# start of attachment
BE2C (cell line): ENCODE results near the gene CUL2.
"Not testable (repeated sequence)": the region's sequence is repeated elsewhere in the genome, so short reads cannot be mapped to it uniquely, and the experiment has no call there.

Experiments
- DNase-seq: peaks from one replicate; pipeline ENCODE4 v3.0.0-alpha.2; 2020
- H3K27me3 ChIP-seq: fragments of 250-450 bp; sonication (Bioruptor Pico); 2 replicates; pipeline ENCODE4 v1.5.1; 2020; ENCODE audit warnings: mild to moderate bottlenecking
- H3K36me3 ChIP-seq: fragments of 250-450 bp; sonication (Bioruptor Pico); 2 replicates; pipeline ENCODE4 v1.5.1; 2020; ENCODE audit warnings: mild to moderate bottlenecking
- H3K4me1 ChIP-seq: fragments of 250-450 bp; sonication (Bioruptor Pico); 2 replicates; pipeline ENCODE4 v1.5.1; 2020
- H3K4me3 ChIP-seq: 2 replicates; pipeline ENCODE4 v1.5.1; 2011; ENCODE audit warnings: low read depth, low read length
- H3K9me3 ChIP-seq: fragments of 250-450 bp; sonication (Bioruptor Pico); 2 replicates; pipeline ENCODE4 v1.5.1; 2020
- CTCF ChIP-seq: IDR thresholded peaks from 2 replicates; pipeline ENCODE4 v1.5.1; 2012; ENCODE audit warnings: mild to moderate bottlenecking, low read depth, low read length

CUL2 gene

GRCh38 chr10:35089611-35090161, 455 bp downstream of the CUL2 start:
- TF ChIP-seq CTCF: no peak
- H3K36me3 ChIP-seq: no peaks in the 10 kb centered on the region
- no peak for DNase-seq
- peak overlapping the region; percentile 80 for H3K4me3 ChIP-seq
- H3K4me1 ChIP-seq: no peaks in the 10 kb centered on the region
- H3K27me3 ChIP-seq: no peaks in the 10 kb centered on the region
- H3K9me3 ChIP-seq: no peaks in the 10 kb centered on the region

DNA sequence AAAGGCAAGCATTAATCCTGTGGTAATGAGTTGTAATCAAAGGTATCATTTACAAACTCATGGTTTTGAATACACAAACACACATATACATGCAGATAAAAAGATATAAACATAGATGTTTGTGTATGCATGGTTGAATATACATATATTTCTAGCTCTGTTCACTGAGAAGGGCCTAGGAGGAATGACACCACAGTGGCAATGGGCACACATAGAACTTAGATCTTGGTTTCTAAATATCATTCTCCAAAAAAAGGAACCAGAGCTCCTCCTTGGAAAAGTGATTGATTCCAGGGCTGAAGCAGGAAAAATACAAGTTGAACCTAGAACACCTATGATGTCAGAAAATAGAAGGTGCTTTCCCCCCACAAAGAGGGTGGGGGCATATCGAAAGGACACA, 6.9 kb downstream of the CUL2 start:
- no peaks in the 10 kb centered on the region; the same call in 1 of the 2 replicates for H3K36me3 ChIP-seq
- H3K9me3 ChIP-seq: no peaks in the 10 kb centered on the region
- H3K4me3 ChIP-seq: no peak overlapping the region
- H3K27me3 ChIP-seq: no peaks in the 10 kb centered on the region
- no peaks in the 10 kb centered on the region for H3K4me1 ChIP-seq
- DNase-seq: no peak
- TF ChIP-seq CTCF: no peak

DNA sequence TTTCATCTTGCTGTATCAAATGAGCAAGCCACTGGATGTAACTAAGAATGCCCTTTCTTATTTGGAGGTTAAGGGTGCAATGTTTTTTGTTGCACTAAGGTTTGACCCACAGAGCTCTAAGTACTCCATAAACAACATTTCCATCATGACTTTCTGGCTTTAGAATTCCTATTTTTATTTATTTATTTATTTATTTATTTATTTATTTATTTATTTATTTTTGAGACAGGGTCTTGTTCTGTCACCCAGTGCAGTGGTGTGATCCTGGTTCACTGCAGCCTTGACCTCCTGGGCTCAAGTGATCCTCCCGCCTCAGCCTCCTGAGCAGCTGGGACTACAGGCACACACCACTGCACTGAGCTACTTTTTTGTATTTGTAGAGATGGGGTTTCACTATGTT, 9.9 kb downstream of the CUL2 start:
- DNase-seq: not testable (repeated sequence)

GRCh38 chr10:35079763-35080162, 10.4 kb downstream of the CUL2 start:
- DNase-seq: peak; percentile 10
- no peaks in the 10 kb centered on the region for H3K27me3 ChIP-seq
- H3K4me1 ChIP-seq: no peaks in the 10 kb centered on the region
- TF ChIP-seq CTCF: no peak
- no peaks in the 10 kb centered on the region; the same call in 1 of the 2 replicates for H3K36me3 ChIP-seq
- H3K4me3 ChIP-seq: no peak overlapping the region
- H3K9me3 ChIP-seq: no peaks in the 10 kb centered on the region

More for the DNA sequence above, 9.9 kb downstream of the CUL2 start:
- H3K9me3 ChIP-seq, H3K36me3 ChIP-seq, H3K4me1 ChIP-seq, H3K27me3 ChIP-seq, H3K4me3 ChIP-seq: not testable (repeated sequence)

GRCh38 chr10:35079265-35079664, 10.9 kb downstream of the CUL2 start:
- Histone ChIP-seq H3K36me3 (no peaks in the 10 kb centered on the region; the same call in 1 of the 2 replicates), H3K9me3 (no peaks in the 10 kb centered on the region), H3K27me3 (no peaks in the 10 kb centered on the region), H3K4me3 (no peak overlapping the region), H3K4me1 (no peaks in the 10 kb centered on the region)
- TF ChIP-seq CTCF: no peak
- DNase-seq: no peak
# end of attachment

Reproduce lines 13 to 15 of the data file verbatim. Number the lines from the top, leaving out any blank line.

- TF ChIP-seq CTCF: no peak
- H3K36me3 ChIP-seq: no peaks in the 10 kb centered on the region
- no peak for DNase-seq